|Oct-20-04|| ||LIFE Master AJ: <D> I have the tablebases ... the set on discs. I do NOT use them on a regular basis ... I am convinced they have dozens (if not hundreds) of errors. |
When I first got them, I checked them against the ECO of Endgames, I found like 50 mistakes. This was enough for me to put them on the shelf, and never use them.
One of them is a very famous endgame problem by BENKO - it should end in a draw, with correct play. (The tablebase gives it as a win for White.)
|Oct-20-04|| ||LIFE Master AJ: <Dionyseus> You probably believe that the TB's are flawless. |
|Oct-20-04|| ||clocked: HAHAHAHAHAHAHAHAHAH, the tablebase is not OPINION. BENKO is human! I would love to see ONE "mistake" |
|Oct-20-04|| ||LIFE Master AJ: Table-Bases should be a TOOL ... just like an analysis engine. They should AID analysis ... NOT replace it!!! |
Kramnik - or a member of his team - forgot this, and it nearly cost him the World's Championship - when Leko won game eight of their match!!!!!
|Oct-20-04|| ||acirce: What?! What had the 8th game to do with tablebases? And no, tablebases is more than just a "tool". They actually give you the objective truth about a position. You said you'd checked them against the ECO of endgames. Let's see one of those 50 mistakes. |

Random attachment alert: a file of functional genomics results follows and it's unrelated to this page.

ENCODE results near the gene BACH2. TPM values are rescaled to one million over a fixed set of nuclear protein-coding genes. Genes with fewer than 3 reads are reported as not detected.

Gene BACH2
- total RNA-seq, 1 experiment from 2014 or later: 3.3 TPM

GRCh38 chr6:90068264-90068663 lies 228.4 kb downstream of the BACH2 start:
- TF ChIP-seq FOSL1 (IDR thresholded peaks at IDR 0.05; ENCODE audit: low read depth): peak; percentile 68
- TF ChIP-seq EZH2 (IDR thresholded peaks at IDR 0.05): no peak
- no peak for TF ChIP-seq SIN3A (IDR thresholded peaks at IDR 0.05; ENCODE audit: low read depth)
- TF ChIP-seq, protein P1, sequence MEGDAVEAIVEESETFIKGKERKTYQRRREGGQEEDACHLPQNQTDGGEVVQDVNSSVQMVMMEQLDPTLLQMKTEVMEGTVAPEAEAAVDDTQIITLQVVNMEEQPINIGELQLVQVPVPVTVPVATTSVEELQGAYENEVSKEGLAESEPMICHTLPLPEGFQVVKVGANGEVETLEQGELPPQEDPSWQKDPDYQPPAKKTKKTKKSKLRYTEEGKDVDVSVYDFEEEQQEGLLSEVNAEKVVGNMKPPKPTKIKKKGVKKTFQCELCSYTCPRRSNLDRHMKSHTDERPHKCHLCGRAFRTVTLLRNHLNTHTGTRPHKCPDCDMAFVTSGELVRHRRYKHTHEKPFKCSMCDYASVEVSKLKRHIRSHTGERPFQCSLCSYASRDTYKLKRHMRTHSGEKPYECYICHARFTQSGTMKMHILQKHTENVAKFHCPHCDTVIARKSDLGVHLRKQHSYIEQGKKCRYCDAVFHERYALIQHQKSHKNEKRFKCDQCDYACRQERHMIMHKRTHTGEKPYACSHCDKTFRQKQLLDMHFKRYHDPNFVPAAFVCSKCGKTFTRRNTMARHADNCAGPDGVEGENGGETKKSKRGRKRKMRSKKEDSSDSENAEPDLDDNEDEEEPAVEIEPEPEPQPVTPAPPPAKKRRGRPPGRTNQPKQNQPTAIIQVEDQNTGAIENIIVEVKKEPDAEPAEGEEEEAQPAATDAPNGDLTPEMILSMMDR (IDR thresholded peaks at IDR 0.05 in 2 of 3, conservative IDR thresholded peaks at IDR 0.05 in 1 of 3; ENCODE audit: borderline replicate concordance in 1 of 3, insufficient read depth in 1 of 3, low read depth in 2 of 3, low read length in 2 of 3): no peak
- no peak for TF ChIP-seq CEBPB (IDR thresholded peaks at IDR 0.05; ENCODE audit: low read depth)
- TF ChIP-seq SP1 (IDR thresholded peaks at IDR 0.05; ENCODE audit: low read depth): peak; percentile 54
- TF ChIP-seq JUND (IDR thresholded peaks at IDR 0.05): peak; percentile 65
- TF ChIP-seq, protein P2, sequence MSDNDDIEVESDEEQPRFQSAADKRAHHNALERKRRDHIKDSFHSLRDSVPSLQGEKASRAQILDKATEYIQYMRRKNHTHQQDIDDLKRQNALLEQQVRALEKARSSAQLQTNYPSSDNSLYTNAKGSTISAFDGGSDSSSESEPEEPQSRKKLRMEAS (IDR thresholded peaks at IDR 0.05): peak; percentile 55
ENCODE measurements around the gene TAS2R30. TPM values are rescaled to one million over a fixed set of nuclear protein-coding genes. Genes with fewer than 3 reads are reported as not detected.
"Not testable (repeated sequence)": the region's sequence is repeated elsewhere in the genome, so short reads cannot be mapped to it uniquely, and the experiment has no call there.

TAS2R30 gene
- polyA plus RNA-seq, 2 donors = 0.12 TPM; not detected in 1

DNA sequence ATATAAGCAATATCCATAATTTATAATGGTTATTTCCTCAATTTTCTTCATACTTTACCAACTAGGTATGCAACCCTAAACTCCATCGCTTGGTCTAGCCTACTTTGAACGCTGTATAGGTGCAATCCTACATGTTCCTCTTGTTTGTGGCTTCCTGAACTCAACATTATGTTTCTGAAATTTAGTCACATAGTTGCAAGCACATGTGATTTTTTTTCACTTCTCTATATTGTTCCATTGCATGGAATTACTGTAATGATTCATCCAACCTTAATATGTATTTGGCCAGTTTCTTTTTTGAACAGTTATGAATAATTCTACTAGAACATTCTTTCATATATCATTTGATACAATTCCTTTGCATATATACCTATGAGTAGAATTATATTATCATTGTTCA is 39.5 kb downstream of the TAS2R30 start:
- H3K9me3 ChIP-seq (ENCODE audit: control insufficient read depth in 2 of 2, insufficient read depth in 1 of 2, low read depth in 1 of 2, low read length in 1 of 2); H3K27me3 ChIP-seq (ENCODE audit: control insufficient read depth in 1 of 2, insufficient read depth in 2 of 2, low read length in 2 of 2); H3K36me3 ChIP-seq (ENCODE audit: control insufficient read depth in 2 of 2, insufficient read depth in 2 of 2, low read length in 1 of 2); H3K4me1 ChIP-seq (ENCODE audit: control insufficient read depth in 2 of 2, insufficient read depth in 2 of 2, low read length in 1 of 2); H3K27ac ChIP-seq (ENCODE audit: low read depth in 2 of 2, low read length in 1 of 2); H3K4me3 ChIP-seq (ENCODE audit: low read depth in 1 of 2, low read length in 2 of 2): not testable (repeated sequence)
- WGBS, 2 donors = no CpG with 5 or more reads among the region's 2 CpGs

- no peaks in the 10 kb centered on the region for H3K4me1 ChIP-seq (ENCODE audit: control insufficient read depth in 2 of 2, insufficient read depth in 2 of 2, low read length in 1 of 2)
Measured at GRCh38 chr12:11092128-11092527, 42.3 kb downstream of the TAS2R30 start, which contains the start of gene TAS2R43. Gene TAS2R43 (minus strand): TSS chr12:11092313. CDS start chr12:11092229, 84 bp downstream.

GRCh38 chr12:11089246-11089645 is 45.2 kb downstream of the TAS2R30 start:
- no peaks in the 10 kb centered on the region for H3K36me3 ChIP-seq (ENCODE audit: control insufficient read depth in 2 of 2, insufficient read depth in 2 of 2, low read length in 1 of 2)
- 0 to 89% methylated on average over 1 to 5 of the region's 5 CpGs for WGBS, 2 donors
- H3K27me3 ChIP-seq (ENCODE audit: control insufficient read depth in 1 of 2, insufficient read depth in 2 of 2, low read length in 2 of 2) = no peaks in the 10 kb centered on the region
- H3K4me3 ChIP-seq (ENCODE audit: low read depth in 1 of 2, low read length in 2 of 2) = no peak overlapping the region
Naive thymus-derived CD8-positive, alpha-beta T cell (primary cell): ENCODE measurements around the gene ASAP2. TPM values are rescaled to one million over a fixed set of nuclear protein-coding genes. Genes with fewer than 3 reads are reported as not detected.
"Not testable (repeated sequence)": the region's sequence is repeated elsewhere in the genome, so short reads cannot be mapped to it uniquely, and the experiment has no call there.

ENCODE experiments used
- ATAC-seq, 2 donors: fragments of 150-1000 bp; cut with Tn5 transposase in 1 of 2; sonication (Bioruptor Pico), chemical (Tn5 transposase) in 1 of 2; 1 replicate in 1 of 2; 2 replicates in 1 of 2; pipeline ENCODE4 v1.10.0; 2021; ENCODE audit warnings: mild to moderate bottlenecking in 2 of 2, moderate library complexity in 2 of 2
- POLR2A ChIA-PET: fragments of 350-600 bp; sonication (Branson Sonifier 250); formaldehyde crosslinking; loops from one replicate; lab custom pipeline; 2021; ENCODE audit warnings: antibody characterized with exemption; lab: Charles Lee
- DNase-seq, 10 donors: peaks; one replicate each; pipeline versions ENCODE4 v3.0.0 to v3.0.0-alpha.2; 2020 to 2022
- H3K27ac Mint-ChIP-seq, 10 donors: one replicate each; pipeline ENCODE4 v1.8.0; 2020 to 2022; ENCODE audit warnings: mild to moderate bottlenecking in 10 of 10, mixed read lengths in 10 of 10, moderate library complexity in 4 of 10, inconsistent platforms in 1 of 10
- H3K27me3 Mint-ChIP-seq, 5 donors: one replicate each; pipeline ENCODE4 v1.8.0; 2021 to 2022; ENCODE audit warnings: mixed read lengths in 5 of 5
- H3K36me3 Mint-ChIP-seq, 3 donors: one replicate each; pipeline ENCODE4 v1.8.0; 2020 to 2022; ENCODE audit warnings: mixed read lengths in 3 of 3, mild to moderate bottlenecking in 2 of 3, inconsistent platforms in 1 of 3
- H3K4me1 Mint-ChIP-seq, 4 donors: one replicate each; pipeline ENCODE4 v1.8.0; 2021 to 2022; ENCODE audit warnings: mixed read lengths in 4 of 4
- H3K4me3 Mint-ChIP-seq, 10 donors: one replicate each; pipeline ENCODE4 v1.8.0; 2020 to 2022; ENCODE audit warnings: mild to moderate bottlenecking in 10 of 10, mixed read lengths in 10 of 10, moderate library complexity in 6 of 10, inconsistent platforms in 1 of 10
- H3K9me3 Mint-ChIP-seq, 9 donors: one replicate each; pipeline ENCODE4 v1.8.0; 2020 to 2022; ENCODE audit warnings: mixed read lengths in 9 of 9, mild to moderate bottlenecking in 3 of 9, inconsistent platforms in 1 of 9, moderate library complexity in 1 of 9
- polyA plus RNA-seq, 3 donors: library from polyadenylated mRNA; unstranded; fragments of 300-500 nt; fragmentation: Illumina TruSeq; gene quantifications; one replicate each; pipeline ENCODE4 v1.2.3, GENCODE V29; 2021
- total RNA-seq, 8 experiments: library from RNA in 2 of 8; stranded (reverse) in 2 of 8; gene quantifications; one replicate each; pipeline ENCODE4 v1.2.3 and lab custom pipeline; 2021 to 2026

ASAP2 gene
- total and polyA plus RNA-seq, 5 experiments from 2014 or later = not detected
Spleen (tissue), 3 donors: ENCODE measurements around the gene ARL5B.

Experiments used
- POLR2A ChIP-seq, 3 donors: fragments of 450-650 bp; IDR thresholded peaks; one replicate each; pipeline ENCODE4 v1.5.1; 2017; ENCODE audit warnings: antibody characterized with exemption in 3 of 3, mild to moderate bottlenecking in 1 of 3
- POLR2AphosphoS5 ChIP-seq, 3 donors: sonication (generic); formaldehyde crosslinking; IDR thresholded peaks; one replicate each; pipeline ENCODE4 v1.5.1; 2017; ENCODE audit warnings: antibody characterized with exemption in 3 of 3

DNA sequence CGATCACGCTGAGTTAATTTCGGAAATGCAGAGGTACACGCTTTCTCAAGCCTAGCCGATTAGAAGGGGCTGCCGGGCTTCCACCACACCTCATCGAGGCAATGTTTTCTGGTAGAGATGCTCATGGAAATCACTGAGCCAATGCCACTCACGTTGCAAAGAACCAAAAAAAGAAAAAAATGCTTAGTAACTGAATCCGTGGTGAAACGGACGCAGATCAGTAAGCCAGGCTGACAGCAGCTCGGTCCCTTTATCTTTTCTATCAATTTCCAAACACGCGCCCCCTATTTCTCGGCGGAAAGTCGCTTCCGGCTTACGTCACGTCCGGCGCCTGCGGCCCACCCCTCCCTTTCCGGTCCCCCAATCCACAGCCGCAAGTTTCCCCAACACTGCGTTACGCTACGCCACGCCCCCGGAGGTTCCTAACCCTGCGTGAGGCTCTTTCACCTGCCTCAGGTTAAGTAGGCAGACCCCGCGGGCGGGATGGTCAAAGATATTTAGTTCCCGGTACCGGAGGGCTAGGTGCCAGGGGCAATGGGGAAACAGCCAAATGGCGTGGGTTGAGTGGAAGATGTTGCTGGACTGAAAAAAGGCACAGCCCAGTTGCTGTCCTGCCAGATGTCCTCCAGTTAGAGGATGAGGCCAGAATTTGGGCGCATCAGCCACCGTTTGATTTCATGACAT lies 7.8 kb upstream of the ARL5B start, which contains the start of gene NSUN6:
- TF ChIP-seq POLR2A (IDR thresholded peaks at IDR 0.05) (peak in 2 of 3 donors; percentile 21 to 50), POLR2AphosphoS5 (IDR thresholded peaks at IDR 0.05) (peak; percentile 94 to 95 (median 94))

|Oct-20-04|| ||clocked: Look at http://www.angelfire.com/games4/lif... he finally admits that the tablebase solution "might" work! I don't think he understands what the tablebases are. |
|Oct-21-04|| ||Woodpusher: Life Master AJ: First of all, what the heck is the "ECO of Endgames"? The Encylopeadia of Chess Openings of Endgames? Huh? Anyhow, if you find discrepancies between your printed materials and tablebase, you should consider the possibility that the book is wrong and tablebase is right. |
|Oct-21-04|| ||Dionyseus: I'm 100% certain AJ has not installed the tablebases properly.
Tablebases are flawless, period. Having all 5 piece tablebases installed means that your computer contains flawless knowledge of all 5, 4, and 3 piece endings. Without even making a calculation, it will tell you every possible solution, win loss or draw, to a 5,4, and 3 piece endgame.
And that's not all, there are already some 6 piece endgame tablebases, but it is not yet complete. |
Looking at the "Goldsby Position," http://www.angelfire.com/games4/lif...
I see that AJ gives Qg6 as the absolute best move. Actually, Qg6 is the 13th best move! Qe6+, Qg1, Qf2, and Qe3 are just as good as Qg6, they all mate in 21 moves.
The absolute best moves are Qb4+ and Qc5+, both which mate in 18 moves.
Anyways, after 1.Qg6, AJ says Rd1 is the best move. Actually, Rd1 is the third best move and it allows a mate in 10. The best move is Kd8, which allows a mate in 20. btw, Kf8 is second best, allowing a mate in 19.
Anyways, let's continue with your line. 1.Qg6 Rd1 2.Qg5+ Kf8 3.Qf4+ Ke7
Here you say 4.Qb4+ Kd8 5.Qb3 is the best line. Well actually that's the second best line, and 4.Qg5+ Kf8 5.Qf4+ is just as good, both mate in 10. The best line mates in 8 and that is 4.Qh4+ Kf8 5.Ke6 Kg7 6.Qg4+ Kh6 7.Qxd1 Kg5 8.Qd4 Kg6 9.Qg4+ Kh6 10.Kf6 Kh7 11.Qg7#